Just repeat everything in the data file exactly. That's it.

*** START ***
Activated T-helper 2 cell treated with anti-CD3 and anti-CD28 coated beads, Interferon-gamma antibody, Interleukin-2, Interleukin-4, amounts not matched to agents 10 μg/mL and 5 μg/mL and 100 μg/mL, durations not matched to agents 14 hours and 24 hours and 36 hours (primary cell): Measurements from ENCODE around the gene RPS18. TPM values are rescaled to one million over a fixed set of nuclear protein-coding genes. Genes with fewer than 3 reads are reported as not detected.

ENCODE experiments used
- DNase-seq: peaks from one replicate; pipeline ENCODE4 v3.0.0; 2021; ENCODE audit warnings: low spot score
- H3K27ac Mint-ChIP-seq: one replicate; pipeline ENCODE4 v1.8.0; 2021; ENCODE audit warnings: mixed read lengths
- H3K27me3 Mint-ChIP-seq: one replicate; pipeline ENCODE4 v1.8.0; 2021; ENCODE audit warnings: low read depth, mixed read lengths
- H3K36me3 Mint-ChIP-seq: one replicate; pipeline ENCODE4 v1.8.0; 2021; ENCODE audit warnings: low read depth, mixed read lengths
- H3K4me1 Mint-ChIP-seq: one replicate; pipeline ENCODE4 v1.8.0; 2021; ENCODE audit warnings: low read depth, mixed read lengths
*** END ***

Activated T-helper 2 cell treated with anti-CD3 and anti-CD28 coated beads, Interferon-gamma antibody, Interleukin-2, Interleukin-4, amounts not matched to agents 10 μg/mL and 5 μg/mL and 100 μg/mL, durations not matched to agents 14 hours and 24 hours and 36 hours (primary cell): Measurements from ENCODE around the gene RPS18. TPM values are rescaled to one million over a fixed set of nuclear protein-coding genes. Genes with fewer than 3 reads are reported as not detected.

ENCODE experiments used
- DNase-seq: peaks from one replicate; pipeline ENCODE4 v3.0.0; 2021; ENCODE audit warnings: low spot score
- H3K27ac Mint-ChIP-seq: one replicate; pipeline ENCODE4 v1.8.0; 2021; ENCODE audit warnings: mixed read lengths
- H3K27me3 Mint-ChIP-seq: one replicate; pipeline ENCODE4 v1.8.0; 2021; ENCODE audit warnings: low read depth, mixed read lengths
- H3K36me3 Mint-ChIP-seq: one replicate; pipeline ENCODE4 v1.8.0; 2021; ENCODE audit warnings: low read depth, mixed read lengths
- H3K4me1 Mint-ChIP-seq: one replicate; pipeline ENCODE4 v1.8.0; 2021; ENCODE audit warnings: low read depth, mixed read lengths